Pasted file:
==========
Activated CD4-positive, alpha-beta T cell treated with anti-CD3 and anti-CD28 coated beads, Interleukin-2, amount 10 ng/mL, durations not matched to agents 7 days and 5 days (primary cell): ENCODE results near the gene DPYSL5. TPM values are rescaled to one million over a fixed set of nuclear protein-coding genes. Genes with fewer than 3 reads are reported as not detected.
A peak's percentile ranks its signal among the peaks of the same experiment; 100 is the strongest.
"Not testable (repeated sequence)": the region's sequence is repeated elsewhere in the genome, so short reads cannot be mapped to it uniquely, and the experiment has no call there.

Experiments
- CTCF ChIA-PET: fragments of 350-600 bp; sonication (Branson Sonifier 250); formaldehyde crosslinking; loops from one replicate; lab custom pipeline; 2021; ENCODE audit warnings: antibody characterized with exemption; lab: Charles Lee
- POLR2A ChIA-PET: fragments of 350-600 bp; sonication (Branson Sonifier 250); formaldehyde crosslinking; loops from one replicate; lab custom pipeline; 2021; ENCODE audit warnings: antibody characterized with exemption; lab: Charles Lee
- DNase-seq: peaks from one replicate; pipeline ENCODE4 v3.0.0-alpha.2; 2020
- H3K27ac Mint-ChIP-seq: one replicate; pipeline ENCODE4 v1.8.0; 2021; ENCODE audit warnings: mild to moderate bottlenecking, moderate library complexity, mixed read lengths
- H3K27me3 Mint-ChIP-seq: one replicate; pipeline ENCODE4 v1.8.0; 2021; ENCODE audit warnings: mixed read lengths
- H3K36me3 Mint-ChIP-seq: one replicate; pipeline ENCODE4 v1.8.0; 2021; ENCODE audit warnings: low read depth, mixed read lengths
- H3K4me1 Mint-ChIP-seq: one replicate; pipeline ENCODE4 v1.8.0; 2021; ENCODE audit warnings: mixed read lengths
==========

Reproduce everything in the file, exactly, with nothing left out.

Activated CD4-positive, alpha-beta T cell treated with anti-CD3 and anti-CD28 coated beads, Interleukin-2, amount 10 ng/mL, durations not matched to agents 7 days and 5 days (primary cell): ENCODE results near the gene DPYSL5. TPM values are rescaled to one million over a fixed set of nuclear protein-coding genes. Genes with fewer than 3 reads are reported as not detected.
A peak's percentile ranks its signal among the peaks of the same experiment; 100 is the strongest.
"Not testable (repeated sequence)": the region's sequence is repeated elsewhere in the genome, so short reads cannot be mapped to it uniquely, and the experiment has no call there.

Experiments
- CTCF ChIA-PET: fragments of 350-600 bp; sonication (Branson Sonifier 250); formaldehyde crosslinking; loops from one replicate; lab custom pipeline; 2021; ENCODE audit warnings: antibody characterized with exemption; lab: Charles Lee
- POLR2A ChIA-PET: fragments of 350-600 bp; sonication (Branson Sonifier 250); formaldehyde crosslinking; loops from one replicate; lab custom pipeline; 2021; ENCODE audit warnings: antibody characterized with exemption; lab: Charles Lee
- DNase-seq: peaks from one replicate; pipeline ENCODE4 v3.0.0-alpha.2; 2020
- H3K27ac Mint-ChIP-seq: one replicate; pipeline ENCODE4 v1.8.0; 2021; ENCODE audit warnings: mild to moderate bottlenecking, moderate library complexity, mixed read lengths
- H3K27me3 Mint-ChIP-seq: one replicate; pipeline ENCODE4 v1.8.0; 2021; ENCODE audit warnings: mixed read lengths
- H3K36me3 Mint-ChIP-seq: one replicate; pipeline ENCODE4 v1.8.0; 2021; ENCODE audit warnings: low read depth, mixed read lengths
- H3K4me1 Mint-ChIP-seq: one replicate; pipeline ENCODE4 v1.8.0; 2021; ENCODE audit warnings: mixed read lengths